Art historians, also known as art conservators, evaluate, restore and preserve a wide variety of artifacts. They work at art galleries, historical societies, non-profit organizations and museums. Art historians focus on architectural finds, books, historical documents, metals, textiles, fine and decorative arts. They specialize in one area or have general expertise. Art appreciation, detail-orientation, research and writing skills are essential qualities in this art profession.
Art historians document, evaluate, manage and preserve fine art, sculptures, artifacts and archaeological specimens. They use specialized scientific examining processes and equipment such as carbon dating, chemical testing, microscopes and radiographic imagery. Art historians create treatment plans to restore artifacts and reduce environmental deterioration.
Art historians conduct research in their specialty areas, author papers for academic publications and mentor junior historians.
Art historians must earn a bachelor's degree and master's degree with concentrations in art history, conservation or preservation. Graduate programs include on-the-job apprenticeships and training programs.
Aspiring art historians should take courses in archaeology, art history, chemistry, studio art and world history. Undergraduate art conservation internships and reading proficiency in two foreign languages are beneficial.
Successful art historians must have good documentation skills, curiosity, research ability and a sensitive touch to handle rare artifacts and delicate examining equipment. They must be able to lift heavy objects and walk long distances. Frequent domestic and foreign travel are required to evaluate artwork and archaeological sites.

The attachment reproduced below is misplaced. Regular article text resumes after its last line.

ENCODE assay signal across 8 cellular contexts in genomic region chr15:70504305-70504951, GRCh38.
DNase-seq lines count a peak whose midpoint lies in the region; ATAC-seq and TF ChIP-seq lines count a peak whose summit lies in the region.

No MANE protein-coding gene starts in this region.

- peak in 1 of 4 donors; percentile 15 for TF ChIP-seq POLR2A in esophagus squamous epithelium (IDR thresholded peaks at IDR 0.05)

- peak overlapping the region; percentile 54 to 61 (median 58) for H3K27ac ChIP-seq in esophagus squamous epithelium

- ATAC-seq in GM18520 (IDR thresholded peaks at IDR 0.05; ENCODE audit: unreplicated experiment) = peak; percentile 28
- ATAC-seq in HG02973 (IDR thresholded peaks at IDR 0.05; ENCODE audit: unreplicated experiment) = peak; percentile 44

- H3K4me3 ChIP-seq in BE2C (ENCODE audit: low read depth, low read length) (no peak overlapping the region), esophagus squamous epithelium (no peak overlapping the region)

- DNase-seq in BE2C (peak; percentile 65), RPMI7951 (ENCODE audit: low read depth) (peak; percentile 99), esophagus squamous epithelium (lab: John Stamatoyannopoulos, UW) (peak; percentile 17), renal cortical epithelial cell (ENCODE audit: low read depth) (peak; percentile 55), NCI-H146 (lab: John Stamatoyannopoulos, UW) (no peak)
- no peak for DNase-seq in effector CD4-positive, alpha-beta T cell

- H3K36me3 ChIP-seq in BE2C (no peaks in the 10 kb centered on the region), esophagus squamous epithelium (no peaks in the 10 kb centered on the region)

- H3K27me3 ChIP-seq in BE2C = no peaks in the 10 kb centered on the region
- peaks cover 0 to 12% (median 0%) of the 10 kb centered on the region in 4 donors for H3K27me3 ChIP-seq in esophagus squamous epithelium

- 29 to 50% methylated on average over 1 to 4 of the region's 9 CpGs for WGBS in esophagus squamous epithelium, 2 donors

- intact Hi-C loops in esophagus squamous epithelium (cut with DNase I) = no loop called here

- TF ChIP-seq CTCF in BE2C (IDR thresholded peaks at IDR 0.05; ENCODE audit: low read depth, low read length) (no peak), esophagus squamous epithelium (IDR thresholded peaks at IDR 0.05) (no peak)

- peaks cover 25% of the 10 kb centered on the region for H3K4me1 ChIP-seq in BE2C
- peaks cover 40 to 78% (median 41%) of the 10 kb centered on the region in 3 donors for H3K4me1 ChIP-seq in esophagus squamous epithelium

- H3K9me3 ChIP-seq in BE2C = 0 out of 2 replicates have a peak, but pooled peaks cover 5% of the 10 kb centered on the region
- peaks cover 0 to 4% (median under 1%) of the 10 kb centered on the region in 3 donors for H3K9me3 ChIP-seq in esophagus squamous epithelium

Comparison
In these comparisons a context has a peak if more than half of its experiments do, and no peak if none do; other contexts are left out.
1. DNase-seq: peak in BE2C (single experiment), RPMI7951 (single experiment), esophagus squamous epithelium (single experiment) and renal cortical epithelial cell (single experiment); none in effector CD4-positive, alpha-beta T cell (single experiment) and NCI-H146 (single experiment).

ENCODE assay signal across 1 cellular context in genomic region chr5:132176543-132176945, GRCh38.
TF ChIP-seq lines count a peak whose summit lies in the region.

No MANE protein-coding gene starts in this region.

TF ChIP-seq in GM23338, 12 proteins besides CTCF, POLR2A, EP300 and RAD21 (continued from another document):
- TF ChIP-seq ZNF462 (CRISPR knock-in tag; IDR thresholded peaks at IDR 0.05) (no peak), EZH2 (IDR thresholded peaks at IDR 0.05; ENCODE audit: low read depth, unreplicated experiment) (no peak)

According to the U.S. Bureau of Labor Statistics, art conservators earned a mean hourly wage of $19.59 and a mean annual salary of $40,750, as of May 2008. Art conservators earned mean annual salaries ranging from $22,320 for the lowest 10 percent of earners to $66,060 for the highest 10 percent.
The U.S. Bureau of Labor Statistics projects job growth of 26 percent for art conservators between 2008 and 2018. This figure represents a much faster-than-average rate compared to all other occupations. Public interest in historical art preservation and increased museum attendance contribute to the positive growth scenario, according to BLS.
The Smithsonian Museum Conservation Institute (MCI) in Washington, D.C., is a leading provider of historic preservation and restoration. At its website, the restorative process applied to a dress from American civil rights champion, Rosa Parks, was described: "Under the guidance of MCI's senior textile conservator, conservation interns repaired the tears using dyed chiffon and a fine silk thread called 'hair silk,' also dyed to match, in a couching stitch to follow the grain of the weave."
- American Institute for Conservation of Historic and Artistic Works: Become a Conservator
- U.S. Bureau of Labor Statistics Occupational Outlook Handbook, 2010 - 2011 Edition: Archivists, Curators and Museum Technicians
- U.S. Bureau of Labor Statistics Occupational Employment and Wages, May 2008: Museum Technicians and Conservators
- Smithsonian Museum Conservation Institute: MCI Repairs and Conserves Rosa Parks' Dress
- Photo Credit academy of fine arts image by Dmitry Nikolaev from Fotolia.com Roman art gallery, Vatican Museums image by Eishier from Fotolia.com candles and books image by Victor M. from Fotolia.com close-up of an eye image by Tolchik from Fotolia.com currency image by peter Hires Images from Fotolia.com binocular image by bright from Fotolia.com gallery image by MATTHIEU FABISIAK from Fotolia.com
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